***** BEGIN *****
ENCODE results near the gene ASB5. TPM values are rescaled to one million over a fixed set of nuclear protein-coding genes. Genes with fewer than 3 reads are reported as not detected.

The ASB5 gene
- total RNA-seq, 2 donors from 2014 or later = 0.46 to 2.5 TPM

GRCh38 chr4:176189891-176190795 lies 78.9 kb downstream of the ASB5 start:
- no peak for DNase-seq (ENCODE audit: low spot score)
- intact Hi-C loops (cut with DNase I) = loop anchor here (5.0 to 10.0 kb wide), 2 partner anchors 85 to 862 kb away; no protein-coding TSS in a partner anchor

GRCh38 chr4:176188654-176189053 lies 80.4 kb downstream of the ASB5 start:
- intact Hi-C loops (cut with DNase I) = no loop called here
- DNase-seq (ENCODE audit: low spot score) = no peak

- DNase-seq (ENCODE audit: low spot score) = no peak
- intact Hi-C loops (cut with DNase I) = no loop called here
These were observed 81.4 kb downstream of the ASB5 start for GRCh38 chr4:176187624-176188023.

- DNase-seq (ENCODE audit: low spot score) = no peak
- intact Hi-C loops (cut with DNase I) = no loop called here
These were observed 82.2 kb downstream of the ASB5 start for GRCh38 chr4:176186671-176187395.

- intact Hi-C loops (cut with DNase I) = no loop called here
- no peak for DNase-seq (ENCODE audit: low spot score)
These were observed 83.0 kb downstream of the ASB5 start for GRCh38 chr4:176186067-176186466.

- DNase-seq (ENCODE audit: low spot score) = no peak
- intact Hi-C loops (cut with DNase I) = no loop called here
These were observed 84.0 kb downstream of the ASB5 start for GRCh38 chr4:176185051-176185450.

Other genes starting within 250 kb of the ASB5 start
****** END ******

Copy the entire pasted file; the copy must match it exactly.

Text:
ENCODE results near the gene ASB5. TPM values are rescaled to one million over a fixed set of nuclear protein-coding genes. Genes with fewer than 3 reads are reported as not detected.

The ASB5 gene
- total RNA-seq, 2 donors from 2014 or later = 0.46 to 2.5 TPM

GRCh38 chr4:176189891-176190795 lies 78.9 kb downstream of the ASB5 start:
- no peak for DNase-seq (ENCODE audit: low spot score)
- intact Hi-C loops (cut with DNase I) = loop anchor here (5.0 to 10.0 kb wide), 2 partner anchors 85 to 862 kb away; no protein-coding TSS in a partner anchor

GRCh38 chr4:176188654-176189053 lies 80.4 kb downstream of the ASB5 start:
- intact Hi-C loops (cut with DNase I) = no loop called here
- DNase-seq (ENCODE audit: low spot score) = no peak

- DNase-seq (ENCODE audit: low spot score) = no peak
- intact Hi-C loops (cut with DNase I) = no loop called here
These were observed 81.4 kb downstream of the ASB5 start for GRCh38 chr4:176187624-176188023.

- DNase-seq (ENCODE audit: low spot score) = no peak
- intact Hi-C loops (cut with DNase I) = no loop called here
These were observed 82.2 kb downstream of the ASB5 start for GRCh38 chr4:176186671-176187395.

- intact Hi-C loops (cut with DNase I) = no loop called here
- no peak for DNase-seq (ENCODE audit: low spot score)
These were observed 83.0 kb downstream of the ASB5 start for GRCh38 chr4:176186067-176186466.

- DNase-seq (ENCODE audit: low spot score) = no peak
- intact Hi-C loops (cut with DNase I) = no loop called here
These were observed 84.0 kb downstream of the ASB5 start for GRCh38 chr4:176185051-176185450.

Other genes starting within 250 kb of the ASB5 start